So sorry I'm a little late blogging about the latest episode of Robin Hood - "Cause and Effect." I suppose I didn't really feel an urgency to write about this episode since it's one of the ones I watched on YouTube back when series 3 first started to air in the U.K. The primary reason probably has more to do with the fact that I now have to start mentioning the above woman in my episode reviews - Kate, played by Joanne Froggatt. But perhaps I'm getting a bit ahead of myself... :)
The episode opens with a nice montage of Robin (Jonas Armstrong) & the gang in action, robbing the rich to feed the poor and antagonize the Sheriff (Keith Allen) and my lovely, angst-ridden Guy (Richard Armitage). I think it's safe to assume that some substantial amount of time has passed between this episode and the last, which marked Robin's return. It's at this point that I might as well note that Tuck's (David Harewood) predisposition for going on and on about how people "need a hero" gets a little obvious and annoying after a while.
The action then moves to the village, where we learn that Guy still hasn't seen fit to cut his hair, his rage is simmering barely below the surface, ready to explode at any moment (go Richard!), and he's collecting the village men to ship off to Ireland. This is the latest of the Sheriff's grand and overly complex money-making schemes that are always destined to fail - however, even if you think the plot conceit is a bit over-the-top, the visiting Irishmen are by far the best thing about this episode.
Kate, acting the part of plucky village girl to the hilt, attempts to smuggle her brother Matthew to safety, but the plot is caught by Guy, and in the ensuing scuffle Matthew is taken captive to the castle along with Robin (unbeknownst to Guy). It's so painfully obvious that Kate is the "poor man's Marian" it's not even funny. She, and especially her mother, really seem to hate Robin and everything he stands for, which is weird considering this is their FIRST APPEARANCE IN THE SHOW (but I digress). I guess the simplest way to boil down how Kate & especially her mother feel about Robin is that they'd rather roll over and take the oppression and abuse rather than support anyone who tries to do anything about it. In fact - they'd rather serve other people up for execution - as Kate does in a stupid, asinine, foolish, and ultimately futile attempt to "bargain" with Guy for Matthew's life.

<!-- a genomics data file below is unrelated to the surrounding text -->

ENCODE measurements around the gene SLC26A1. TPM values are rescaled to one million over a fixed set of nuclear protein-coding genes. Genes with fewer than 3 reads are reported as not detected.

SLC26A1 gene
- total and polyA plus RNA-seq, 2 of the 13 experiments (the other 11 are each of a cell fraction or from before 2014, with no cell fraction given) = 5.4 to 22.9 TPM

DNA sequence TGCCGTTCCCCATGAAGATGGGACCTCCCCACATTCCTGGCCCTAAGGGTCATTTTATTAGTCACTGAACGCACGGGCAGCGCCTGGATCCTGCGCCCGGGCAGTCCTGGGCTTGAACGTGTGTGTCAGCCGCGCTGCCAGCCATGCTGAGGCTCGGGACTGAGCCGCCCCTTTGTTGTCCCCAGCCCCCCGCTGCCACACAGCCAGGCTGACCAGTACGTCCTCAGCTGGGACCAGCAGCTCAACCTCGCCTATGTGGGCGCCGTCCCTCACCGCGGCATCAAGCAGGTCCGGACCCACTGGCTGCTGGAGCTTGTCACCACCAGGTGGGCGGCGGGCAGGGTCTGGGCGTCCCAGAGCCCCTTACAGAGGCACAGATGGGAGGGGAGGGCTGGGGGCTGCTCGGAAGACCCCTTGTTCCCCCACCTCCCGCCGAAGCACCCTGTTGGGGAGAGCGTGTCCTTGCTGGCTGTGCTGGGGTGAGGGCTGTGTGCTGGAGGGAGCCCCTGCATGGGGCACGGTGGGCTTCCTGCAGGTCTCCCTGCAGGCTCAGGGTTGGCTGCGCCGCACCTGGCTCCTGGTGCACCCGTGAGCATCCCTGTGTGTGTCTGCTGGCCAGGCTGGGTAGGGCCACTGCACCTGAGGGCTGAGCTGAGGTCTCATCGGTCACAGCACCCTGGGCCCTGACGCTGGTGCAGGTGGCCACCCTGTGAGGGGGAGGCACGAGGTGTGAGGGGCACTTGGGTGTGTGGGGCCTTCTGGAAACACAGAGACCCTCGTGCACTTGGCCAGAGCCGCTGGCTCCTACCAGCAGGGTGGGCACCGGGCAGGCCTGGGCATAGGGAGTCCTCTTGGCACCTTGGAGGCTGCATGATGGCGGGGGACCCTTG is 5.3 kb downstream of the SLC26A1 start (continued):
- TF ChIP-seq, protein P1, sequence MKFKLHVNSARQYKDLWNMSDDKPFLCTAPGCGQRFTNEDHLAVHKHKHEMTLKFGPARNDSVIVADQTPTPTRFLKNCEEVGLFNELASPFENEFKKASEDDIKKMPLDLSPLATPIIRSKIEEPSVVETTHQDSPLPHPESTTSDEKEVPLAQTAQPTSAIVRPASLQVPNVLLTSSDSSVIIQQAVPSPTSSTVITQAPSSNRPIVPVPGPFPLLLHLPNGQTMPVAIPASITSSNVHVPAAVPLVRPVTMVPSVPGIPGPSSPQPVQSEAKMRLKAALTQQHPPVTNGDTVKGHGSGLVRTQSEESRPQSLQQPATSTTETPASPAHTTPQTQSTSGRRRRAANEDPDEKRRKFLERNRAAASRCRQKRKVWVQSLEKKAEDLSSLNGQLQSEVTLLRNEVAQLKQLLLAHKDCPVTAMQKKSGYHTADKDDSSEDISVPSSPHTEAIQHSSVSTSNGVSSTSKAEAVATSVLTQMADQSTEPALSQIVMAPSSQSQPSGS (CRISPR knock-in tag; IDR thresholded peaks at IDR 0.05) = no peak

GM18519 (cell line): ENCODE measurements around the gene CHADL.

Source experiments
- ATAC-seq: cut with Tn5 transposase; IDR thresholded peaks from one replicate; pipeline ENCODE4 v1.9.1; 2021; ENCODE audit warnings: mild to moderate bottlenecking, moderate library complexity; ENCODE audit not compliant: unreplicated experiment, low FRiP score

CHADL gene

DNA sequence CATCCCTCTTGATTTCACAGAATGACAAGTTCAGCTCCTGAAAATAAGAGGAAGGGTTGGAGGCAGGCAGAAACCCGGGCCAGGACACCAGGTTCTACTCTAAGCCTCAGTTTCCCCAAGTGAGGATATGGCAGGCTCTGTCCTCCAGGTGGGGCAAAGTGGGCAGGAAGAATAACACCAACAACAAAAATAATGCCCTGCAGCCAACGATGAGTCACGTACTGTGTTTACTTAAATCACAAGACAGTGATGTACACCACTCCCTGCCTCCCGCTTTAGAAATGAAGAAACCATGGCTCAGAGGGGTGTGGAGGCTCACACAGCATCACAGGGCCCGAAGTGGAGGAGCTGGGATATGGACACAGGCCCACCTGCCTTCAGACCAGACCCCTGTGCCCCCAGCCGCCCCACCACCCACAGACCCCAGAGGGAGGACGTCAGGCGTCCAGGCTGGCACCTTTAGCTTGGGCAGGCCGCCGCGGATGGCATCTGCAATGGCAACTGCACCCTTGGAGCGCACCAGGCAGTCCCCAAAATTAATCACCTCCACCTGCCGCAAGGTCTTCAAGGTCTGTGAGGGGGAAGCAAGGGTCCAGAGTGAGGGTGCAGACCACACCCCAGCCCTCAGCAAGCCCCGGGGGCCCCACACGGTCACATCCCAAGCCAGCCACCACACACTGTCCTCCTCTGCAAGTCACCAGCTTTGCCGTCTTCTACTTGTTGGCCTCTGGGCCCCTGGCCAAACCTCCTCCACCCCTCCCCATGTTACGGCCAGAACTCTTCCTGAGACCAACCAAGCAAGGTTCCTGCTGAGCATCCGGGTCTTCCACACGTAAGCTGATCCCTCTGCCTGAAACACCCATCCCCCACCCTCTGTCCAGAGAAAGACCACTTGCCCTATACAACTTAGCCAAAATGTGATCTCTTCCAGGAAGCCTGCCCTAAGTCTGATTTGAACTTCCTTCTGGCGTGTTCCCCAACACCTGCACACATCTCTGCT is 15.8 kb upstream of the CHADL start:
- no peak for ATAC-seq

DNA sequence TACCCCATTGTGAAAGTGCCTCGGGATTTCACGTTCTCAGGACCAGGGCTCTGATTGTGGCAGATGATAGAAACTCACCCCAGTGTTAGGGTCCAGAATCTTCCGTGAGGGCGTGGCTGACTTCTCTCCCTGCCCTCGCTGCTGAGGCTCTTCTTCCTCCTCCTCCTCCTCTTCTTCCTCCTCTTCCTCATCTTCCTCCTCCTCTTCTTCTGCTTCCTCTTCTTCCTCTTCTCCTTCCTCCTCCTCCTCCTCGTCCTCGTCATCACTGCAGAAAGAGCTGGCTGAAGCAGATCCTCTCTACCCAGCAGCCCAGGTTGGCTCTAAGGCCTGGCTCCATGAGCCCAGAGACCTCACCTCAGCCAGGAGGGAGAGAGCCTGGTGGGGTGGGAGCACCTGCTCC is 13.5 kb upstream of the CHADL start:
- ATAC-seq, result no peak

It's not that I object to the introduction of a new female character to the show - in fact, it was going to be needed sooner or later. But I hate the lack of creativity - it's like women in the world of Robin Hood are required to endlessly whine about everything he does. How is Kate any different from Marian, only poorer and blonde? Why do Much (Sam Troughton) and Allan (Joe Armstrong) have to welcome her so readily into their rescue efforts when she sold their leader up the proverbial river a scant fifteen minutes prior? Did the writers just get lazy and decide to rewrite Marian as a peasant and make her father the most annoying woman to ever live in the village?! And what is with the stupid fake braid in Kate's hair?!?!
Whew...sorry to go on such a rant...but I'm really not a fan of Kate. What can I say, I got carried away... *sigh*
Now to talk about my favorite aspects of the episode...any scene involving Guy (of course!) and our guest star Irishmen, led by Finn (played by William Houston). The whole Irish storyline fascinated me. Finn and his loser younger brother have this "bright" idea to buy slaves from the Sheriff to serve in their army. Their goal - free Ireland from the British and set Finn on the throne. When Finn witnesses Robin's ultimately futile attempt to escape with the other prisoners, he's left impressed with Robin's ability to rally men to fight for his cause. He attempts to recruit Robin, Robin refuses, he attempts to rescue Robin, attempt fails due to betrayal by brother, both ultimately escape (of course! :)) in a thrilling hang gliding sequence (compared to the whole Kate thing, the hang gliding thing worked perfectly for me). Ultimately Finn "sees the light" and realizes that an army of men who believe in his cause is to be preferred to a conscripted army of slaves. Excellent object lesson, I think we can all agree, no? :)
Regarding Guy...dear man, I love you no matter how moody you get, but this long hair thing you have going on is trying my patience. :) I've got to say, it's really nice to see Guy actually start to show some real attitude towards the Sheriff. Setting up some conflict between the two of them is long overdue in my opinion. Even with Guy's callous involvement in Matthew's death, Richard Armitage seems to play the anger so well that I can never forget that his anger and rage is part of his grieving process.* Guy sort of has this self-loathing thing going on, only Guy being Guy, he lashes out at anyone and everyone. I think that's why he's become such a loose cannon where the Sheriff is concerned - since he killed the only woman he ever loved, he just doesn't care anyone. I mean after all, what does he have to lose?
*I suppose a person uniformed to the awesomeness that is Richard Armitage could argue that I'm reading WAY too much into his performance. But they would be WRONG. Just wanted to clarify that... :)
The lovely picture below captures one of the episode's best moments, when Robin calls out Guy's anger act. As much as I have loved Jonas Armstrong in this series, he's not had too many moments where I have felt that he rises to the occasion and delivers a strong performance equal to Richard's. This, however, was one of those moments, and it worked exceedingly well for me.
Till this Saturday's episode...think happy Guy thoughts. :)